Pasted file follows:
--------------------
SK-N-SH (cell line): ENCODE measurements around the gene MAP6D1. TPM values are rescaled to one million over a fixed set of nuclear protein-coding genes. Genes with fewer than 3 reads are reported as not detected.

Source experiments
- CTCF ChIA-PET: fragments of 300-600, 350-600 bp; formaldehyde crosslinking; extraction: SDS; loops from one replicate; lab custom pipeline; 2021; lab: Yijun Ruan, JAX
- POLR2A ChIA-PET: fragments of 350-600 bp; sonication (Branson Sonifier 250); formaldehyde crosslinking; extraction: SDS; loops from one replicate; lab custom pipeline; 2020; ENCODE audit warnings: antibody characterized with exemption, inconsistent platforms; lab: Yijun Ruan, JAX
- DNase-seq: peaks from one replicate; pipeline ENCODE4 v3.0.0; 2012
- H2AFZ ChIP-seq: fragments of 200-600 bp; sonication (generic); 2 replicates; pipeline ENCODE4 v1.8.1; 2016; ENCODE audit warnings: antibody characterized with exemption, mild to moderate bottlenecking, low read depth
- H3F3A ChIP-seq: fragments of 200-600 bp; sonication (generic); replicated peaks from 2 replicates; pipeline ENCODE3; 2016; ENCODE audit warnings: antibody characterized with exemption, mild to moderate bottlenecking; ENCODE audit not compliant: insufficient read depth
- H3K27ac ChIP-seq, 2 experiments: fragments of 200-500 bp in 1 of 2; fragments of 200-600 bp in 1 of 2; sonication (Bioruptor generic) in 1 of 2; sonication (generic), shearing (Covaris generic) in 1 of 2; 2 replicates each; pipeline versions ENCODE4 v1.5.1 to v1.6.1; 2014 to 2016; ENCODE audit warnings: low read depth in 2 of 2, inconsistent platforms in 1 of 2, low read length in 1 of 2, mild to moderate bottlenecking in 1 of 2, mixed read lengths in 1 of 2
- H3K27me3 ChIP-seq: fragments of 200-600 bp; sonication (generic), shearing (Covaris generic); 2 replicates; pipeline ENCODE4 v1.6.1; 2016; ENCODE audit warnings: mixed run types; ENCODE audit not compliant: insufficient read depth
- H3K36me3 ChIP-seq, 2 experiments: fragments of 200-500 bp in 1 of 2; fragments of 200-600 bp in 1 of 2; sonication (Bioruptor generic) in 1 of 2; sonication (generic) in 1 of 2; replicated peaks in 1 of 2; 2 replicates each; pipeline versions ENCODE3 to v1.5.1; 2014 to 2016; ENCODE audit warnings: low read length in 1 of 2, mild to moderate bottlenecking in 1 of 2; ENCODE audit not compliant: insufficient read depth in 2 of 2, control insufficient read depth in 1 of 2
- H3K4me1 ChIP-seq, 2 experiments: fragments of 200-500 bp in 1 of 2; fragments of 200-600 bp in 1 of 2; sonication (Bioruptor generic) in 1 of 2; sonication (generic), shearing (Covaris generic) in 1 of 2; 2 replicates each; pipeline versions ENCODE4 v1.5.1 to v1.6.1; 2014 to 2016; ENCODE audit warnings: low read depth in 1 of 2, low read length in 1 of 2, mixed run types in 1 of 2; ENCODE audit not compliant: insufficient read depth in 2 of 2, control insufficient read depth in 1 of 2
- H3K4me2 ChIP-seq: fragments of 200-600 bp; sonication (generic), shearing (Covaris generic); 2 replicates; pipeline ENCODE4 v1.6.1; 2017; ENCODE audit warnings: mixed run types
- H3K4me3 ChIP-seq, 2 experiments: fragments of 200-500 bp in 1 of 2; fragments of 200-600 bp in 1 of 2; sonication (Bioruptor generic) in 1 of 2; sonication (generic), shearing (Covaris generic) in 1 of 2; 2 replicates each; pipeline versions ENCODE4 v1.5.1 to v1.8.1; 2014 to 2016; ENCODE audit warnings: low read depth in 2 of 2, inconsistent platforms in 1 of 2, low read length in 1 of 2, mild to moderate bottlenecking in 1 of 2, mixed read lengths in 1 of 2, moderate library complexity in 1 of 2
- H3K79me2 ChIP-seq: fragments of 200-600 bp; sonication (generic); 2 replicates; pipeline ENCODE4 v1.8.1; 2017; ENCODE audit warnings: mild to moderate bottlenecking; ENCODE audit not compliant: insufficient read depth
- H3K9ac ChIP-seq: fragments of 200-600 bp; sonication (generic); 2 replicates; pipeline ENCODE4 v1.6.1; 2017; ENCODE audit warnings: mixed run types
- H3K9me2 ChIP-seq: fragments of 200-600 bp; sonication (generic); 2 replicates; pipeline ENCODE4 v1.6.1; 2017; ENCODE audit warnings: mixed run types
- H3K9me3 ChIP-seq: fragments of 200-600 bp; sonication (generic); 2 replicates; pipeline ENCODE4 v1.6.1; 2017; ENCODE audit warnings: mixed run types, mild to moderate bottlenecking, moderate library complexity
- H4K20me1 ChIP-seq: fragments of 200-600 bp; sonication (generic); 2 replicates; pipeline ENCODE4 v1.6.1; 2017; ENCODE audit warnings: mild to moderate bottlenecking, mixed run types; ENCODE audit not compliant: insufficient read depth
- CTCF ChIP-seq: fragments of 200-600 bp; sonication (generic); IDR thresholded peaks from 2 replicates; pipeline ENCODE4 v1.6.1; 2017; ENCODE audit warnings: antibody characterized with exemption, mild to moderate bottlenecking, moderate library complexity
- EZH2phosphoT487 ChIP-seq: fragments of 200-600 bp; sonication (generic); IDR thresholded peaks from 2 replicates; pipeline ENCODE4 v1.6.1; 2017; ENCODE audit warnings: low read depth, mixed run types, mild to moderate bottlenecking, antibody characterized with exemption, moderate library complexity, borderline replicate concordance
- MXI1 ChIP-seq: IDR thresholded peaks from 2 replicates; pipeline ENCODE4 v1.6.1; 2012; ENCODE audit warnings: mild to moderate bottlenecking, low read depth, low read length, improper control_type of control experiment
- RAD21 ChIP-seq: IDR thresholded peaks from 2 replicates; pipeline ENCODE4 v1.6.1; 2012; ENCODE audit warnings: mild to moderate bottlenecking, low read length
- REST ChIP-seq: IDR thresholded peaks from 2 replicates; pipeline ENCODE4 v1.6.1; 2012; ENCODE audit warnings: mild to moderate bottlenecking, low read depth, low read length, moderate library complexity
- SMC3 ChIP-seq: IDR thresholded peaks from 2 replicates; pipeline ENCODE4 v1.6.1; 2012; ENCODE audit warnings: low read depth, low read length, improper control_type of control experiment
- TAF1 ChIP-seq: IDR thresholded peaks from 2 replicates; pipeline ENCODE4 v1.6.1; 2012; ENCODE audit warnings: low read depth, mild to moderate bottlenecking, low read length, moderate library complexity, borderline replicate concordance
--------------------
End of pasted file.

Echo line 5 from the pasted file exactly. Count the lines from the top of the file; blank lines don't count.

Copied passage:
- DNase-seq: peaks from one replicate; pipeline ENCODE4 v3.0.0; 2012